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Photo: Bruno Vincent/Getty Images

A Utah power plant could run at least partially on hydrogen within the next five years, according to a contract awarded today between an energy-technology manufacturer and a Utah power agency.

Why it matters: Governments, companies and experts around the world are increasingly looking to renewable hydrogen as a long-term pathway away from oil, natural gas and coal while still using infrastructure initially made for them.

Driving the news: The company that won the contract, Mitsubishi Hitachi Power Systems (MHPS), says this indicates approval for the world’s first-ever turbines specifically designed for a plant to eventually use renewable hydrogen to create electricity.

Where it stands: The power plant, owned by the Intermountain Power Agency, a power cooperative of cities in Utah and California, will be operated by the Los Angeles Department of Water and Power and provide power to both L.A. and other parts of the two states.

  • The plant, currently powered by coal, will first be transitioned to natural gas, and by 2025, the turbines “will be commercially guaranteed” to use a mix of 30% hydrogen and 70% gas.
  • The company says that will cut carbon emissions by more than 75% compared to coal. 
  • By 2045, MHPS says the turbines' capability will be increased to use 100% renewable hydrogen.

One level deeper: Renewable hydrogen is generated by “using renewable energy to split water molecules into hydrogen and oxygen, in a process called electrolysis,” per this recent deep dive from the L.A. Times on this subject.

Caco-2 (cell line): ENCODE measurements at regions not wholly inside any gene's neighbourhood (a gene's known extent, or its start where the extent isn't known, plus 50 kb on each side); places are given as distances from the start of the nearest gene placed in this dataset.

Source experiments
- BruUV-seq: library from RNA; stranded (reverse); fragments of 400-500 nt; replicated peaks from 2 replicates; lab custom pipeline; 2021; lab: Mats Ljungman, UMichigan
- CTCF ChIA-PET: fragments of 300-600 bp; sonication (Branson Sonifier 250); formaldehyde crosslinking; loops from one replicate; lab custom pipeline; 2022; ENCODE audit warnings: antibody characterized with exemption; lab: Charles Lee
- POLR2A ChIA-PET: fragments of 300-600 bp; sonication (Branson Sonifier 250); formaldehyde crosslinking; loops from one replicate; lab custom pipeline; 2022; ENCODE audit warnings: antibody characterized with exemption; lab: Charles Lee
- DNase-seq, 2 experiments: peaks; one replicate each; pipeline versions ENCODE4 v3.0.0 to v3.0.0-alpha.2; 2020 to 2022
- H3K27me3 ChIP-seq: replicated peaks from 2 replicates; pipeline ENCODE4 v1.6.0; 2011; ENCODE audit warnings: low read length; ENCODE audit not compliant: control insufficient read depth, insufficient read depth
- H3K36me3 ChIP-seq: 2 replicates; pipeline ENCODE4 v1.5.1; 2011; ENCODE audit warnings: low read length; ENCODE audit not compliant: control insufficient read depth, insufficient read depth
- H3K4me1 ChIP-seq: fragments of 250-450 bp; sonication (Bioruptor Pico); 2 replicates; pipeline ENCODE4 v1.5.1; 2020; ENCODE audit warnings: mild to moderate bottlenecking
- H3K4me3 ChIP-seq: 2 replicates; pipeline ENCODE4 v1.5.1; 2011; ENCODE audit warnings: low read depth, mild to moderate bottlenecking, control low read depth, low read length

Go deeper: Germany's hydrogen-powered train advancing low-carbon transport

Go deeper

Scoop: CIA director Gina Haspel almost resigned over plan to install Kash Patel as deputy

Photo: Win McNamee/Getty Images

CIA Director Gina Haspel almost resigned in early December after President Trump cooked up a hasty plan to install loyalist Kash Patel, a former aide to Rep. Devin Nunes (R-Calif.), as her deputy, according to three senior administration officials with direct knowledge of the matter.

Why it matters: The revelations stunned national security officials and almost blew up the leadership of the world's most powerful spy agency. Only a series of coincidences — and last minute interventions from Vice President Mike Pence and White House Counsel Pat Cipollone — stopped it.

Updated 2 hours ago - Politics & Policy

Coronavirus dashboard

Illustration: Sarah Grillo/Axios

  1. Health: Coronavirus deaths reach 4,000 per day as hospitals remain in crisis mode — CDC warns highly transmissible coronavirus variant could become dominant in U.S. in March.
  2. Politics: Biden says, "We will manage the hell out of" vaccine distribution — Biden taps ex-FDA chief to lead Operation Warp Speed amid rollout of COVID plan — Widow of GOP congressman-elect who died of COVID-19 will run to fill his seat.
  3. Vaccine: Battling Black mistrust of the vaccines"Pharmacy deserts" could become vaccine deserts — Instacart to give $25 to shoppers who get vaccine.
  4. Economy: Unemployment filings explode againFed chair: No interest rate hike coming any time soon —  Inflation rose more than expected in December.
  5. World: WHO team arrives in China to investigate pandemic origins.

NRA declares bankruptcy, says it will reincorporate in Texas

Wayne LaPierre of the National Rifle Association (NRA) speaks during CPAC in 2016. Photo: Saul Loeb/AFP via Getty Images

The National Rifle Association said Friday it has filed for Chapter 11 bankruptcy and will seek to reincorporate in Texas, calling New York, where it is currently registered, a "toxic political environment."

The big picture: The move comes just months after New York Attorney General Letitia James filed a lawsuit to dissolve the NRA, alleging the group committed fraud by diverting roughly $64 million in charitable donations over three years to support reckless spending by its executives.